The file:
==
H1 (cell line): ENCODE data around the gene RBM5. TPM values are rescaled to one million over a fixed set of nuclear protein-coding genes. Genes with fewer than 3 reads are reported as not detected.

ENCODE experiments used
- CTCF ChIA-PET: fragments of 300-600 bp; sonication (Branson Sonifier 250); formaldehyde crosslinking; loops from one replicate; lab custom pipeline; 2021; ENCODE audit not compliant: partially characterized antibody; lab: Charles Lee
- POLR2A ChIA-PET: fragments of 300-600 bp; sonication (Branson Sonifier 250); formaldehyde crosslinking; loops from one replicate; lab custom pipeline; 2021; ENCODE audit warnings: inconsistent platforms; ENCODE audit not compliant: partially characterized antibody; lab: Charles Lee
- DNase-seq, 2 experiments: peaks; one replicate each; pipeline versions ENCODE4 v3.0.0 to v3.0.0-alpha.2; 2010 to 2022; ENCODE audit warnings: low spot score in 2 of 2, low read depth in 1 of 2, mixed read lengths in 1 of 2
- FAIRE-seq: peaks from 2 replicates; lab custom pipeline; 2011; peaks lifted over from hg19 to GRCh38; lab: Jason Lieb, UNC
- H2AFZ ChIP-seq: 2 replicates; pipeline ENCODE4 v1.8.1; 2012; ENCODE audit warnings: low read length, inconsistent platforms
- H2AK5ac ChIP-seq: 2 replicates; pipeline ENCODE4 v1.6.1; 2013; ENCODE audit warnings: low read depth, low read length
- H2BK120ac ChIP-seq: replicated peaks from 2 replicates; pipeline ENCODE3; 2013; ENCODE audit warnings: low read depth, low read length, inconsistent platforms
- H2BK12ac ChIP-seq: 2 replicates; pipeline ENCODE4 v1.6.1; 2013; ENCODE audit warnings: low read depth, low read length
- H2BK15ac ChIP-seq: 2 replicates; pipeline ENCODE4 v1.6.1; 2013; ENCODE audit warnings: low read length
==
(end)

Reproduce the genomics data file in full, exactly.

H1 (cell line): ENCODE data around the gene RBM5. TPM values are rescaled to one million over a fixed set of nuclear protein-coding genes. Genes with fewer than 3 reads are reported as not detected.

ENCODE experiments used
- CTCF ChIA-PET: fragments of 300-600 bp; sonication (Branson Sonifier 250); formaldehyde crosslinking; loops from one replicate; lab custom pipeline; 2021; ENCODE audit not compliant: partially characterized antibody; lab: Charles Lee
- POLR2A ChIA-PET: fragments of 300-600 bp; sonication (Branson Sonifier 250); formaldehyde crosslinking; loops from one replicate; lab custom pipeline; 2021; ENCODE audit warnings: inconsistent platforms; ENCODE audit not compliant: partially characterized antibody; lab: Charles Lee
- DNase-seq, 2 experiments: peaks; one replicate each; pipeline versions ENCODE4 v3.0.0 to v3.0.0-alpha.2; 2010 to 2022; ENCODE audit warnings: low spot score in 2 of 2, low read depth in 1 of 2, mixed read lengths in 1 of 2
- FAIRE-seq: peaks from 2 replicates; lab custom pipeline; 2011; peaks lifted over from hg19 to GRCh38; lab: Jason Lieb, UNC
- H2AFZ ChIP-seq: 2 replicates; pipeline ENCODE4 v1.8.1; 2012; ENCODE audit warnings: low read length, inconsistent platforms
- H2AK5ac ChIP-seq: 2 replicates; pipeline ENCODE4 v1.6.1; 2013; ENCODE audit warnings: low read depth, low read length
- H2BK120ac ChIP-seq: replicated peaks from 2 replicates; pipeline ENCODE3; 2013; ENCODE audit warnings: low read depth, low read length, inconsistent platforms
- H2BK12ac ChIP-seq: 2 replicates; pipeline ENCODE4 v1.6.1; 2013; ENCODE audit warnings: low read depth, low read length
- H2BK15ac ChIP-seq: 2 replicates; pipeline ENCODE4 v1.6.1; 2013; ENCODE audit warnings: low read length